SEC Sues over Internet “pre-IPO” offering

The Securities and Exchange Commission announced that on September 14, 2000, it filed a civil lawsuit against, Inc. (1stBuy) and its founder and CFO, Roger D. Pringle. The SEC’s action pertains to a pre-ipo offering, an Internet stock offering conducted by 1stBuy during 1999 and early 2000 in which the company raised approximately $3.8 million from 1,200 investors nationwide.

While the offering was conducted pursuant to Regulation A, the issuer promoted the offering as a “pre-IPO” offering. The SEC claims that the defendants were inducing investments through false and misleading statements about the timing of a purported IPO, the projected value of its stock and the ability of the company to generate stockholder returns. The SEC’s complaint further alleges that the 1stBuy offering failed to meet the delivery and timing requirements of Regulation A in violation of the registration provisions of the Securities Act.

The SEC alleges that in statements made on 1stBuy’s website and in unsolicited e-mail messages, the defendants described 1stBuy’s offering as a “pre-IPO” offering and claimed that an IPO price range of $12 – $18 had already been set. The defendants further projected that a $5,000 investment would grow 1,200% in just one year and an additional 21,000% over the following three years. The defendants also represented that after the conclusion of its small business offering, 1stBuy would have a market capitalization of over $28 million and would easily meet the listing requirements of the NASDAQ small capitalization market.

In reality, the SEC claims, 1stBuy was rejected by the one brokerage firm it approached about underwriting an IPO; the projected returns had no basis in fact; the company failed to meet NASDAQ listing requirements; and the $28 million market capitalization figure was based on arbitrary and unsupported share price figure.

1stBuy and Pringle, without admitting or denying any of the allegations of the SEC’s complaint, simultaneously agreed to settle the charges that they violated the fraud and registration provisions of the federal securities laws. Under terms of the settlement, 1stBuy and Pringle will be permanently enjoined from future violations of Sections 5(a), 5(c) and 17(a) of the Securities Act and Section 10(b) of the Securities Exchange Act of 1934 and Rule 10b-5 thereunder. In addition, the proposed judgment orders Pringle to pay a civil penalty of $25,000.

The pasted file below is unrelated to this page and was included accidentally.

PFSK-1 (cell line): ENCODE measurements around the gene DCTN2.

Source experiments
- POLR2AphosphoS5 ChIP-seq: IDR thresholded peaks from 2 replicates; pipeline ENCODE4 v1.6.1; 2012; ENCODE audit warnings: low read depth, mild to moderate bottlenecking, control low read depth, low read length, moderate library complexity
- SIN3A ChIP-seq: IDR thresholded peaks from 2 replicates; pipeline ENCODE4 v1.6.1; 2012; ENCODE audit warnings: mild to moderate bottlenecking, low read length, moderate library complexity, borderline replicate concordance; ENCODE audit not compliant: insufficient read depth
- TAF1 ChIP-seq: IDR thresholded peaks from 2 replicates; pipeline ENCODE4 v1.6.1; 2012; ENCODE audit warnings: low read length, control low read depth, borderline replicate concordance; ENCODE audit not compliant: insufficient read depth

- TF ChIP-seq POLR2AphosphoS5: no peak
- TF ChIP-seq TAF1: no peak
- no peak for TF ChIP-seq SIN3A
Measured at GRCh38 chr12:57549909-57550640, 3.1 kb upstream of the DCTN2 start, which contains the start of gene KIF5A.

Nothing herein is intended as legal or financial advice. The law is different in different jurisdictions, and the facts of a particular matter can change the application of the law. Please consult an attorney or your financial advisor before acting upon the information contained in this article.


Mark J. Astarita is a veteran securities attorney representing investors and financial professionals nationwide in securities investigations and arbitrations. Have a question? Email him at, call his office at 212-509-6544, or visit The Securities Lawyer

Securities Attorney at Sallah Astarita & Cox | 212-509-6544 | | Website | + posts

Mark Astarita is a nationally recognized securities attorney, who represents investors, financial professionals and firms in securities litigation, arbitration and regulatory matters, including SEC and FINRA investigations and enforcement proceedings.

He is a partner in the national securities law firm Sallah Astarita & Cox, LLC, and the founder of The Securities Law Home Page -, which was one of the first legal topic sites on the Internet. It went online in 1995 and is updated daily with news, commentary and securities law related links.